Scientists at Imperial College London are embarking on an innovative strategy to target the Anopheles gambiae, the main mosquito species that transmits human malaria, by taking advantage of a process known as genetic distortion in sex ratio (1). This was originally described in two different genera of mosquitoes, the Aedes and Culex, where approximately five males to every three females were found when examining natural populations of some species (2). Differences in mortality rates between males and females do not appear to drive the imbalance. Instead, researchers have traced the sex ratio distortion to a bias toward the production of male gametes, or sperm.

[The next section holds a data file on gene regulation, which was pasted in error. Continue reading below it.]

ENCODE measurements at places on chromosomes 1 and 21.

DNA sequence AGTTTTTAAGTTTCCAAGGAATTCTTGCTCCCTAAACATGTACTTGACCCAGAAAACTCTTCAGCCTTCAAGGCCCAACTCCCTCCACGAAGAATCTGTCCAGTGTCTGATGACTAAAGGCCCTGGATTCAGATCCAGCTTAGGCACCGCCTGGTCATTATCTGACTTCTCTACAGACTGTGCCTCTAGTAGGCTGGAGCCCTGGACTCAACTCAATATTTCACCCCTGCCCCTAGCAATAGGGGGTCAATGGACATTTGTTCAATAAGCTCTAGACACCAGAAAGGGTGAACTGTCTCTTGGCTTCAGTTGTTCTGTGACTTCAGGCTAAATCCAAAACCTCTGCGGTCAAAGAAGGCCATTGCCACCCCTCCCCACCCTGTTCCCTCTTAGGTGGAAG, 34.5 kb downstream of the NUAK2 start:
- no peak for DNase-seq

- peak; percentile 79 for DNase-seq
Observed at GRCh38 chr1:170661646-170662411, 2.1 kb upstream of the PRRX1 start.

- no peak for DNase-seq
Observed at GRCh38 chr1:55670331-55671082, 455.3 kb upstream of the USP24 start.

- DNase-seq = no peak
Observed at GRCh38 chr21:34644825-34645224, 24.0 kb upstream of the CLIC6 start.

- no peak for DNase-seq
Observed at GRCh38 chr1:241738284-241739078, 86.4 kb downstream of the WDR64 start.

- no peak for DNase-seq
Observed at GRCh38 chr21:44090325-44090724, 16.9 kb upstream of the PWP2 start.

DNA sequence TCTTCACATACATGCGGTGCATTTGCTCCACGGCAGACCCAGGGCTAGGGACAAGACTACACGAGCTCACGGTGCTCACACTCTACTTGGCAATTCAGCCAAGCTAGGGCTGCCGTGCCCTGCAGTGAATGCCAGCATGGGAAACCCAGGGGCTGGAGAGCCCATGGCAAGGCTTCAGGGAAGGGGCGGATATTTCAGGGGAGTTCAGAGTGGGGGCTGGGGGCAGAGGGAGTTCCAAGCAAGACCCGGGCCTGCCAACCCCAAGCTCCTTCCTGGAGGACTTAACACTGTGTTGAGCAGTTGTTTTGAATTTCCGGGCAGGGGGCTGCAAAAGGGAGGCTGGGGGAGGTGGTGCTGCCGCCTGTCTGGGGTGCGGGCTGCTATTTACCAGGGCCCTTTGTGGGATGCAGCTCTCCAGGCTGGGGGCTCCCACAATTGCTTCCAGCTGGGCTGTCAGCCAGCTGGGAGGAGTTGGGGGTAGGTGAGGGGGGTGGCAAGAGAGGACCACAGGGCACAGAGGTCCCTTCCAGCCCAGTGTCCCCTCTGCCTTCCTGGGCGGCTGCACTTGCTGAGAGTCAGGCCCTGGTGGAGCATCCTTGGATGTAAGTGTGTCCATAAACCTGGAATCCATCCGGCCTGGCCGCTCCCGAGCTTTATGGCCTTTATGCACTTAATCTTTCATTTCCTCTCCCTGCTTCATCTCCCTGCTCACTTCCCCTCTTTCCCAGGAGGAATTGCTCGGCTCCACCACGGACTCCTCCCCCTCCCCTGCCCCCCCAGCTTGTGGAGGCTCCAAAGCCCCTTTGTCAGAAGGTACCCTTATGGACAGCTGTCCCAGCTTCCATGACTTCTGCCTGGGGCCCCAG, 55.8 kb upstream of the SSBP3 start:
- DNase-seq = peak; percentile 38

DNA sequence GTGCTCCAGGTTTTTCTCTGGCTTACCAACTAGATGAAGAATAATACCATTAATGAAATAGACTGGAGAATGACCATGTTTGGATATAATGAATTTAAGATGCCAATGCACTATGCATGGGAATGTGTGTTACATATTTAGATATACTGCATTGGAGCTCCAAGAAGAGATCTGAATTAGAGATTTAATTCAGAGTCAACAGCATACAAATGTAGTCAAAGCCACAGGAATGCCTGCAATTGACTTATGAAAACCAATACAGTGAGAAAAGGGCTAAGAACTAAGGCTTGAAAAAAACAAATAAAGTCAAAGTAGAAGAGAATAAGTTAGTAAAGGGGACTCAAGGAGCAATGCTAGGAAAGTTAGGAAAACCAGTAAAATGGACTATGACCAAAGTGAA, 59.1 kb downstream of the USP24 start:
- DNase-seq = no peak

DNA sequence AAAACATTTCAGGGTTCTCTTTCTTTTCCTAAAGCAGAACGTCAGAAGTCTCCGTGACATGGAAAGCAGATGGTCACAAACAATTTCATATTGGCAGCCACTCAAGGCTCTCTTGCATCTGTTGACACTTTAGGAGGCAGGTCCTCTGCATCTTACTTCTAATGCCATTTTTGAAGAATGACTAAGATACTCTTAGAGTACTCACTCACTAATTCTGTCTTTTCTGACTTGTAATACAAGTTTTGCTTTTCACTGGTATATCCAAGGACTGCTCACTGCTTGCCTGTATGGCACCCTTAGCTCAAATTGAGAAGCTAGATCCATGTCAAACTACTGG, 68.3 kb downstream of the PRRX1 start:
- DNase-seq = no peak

Such new approaches to prevent or control malaria are sorely needed. Although substantial progress has been made since 2000, there is still much work to be done. With 650,000 deaths due to malaria each year, this disease remains a major threat to over 3 billion people worldwide who are at risk of contracting malaria. Additionally, the mosquitoes responsible for transmitting malaria are rapidly evolving strategies to overcome or become resistant to our current insecticides and mosquito repellants.

What does sex imbalance have to do with malaria control efforts?

For Anopheles gambiae, only the female mosquitoes bite and pass on the malaria parasite to humans. Additionally, it has been long appreciated that female members of a species are critical for determining ongoing propagation of a population. Thus, inducing a male predominance during sexual reproduction has been explored as an approach to suppress or even eliminate insect populations that transmit disease to humans.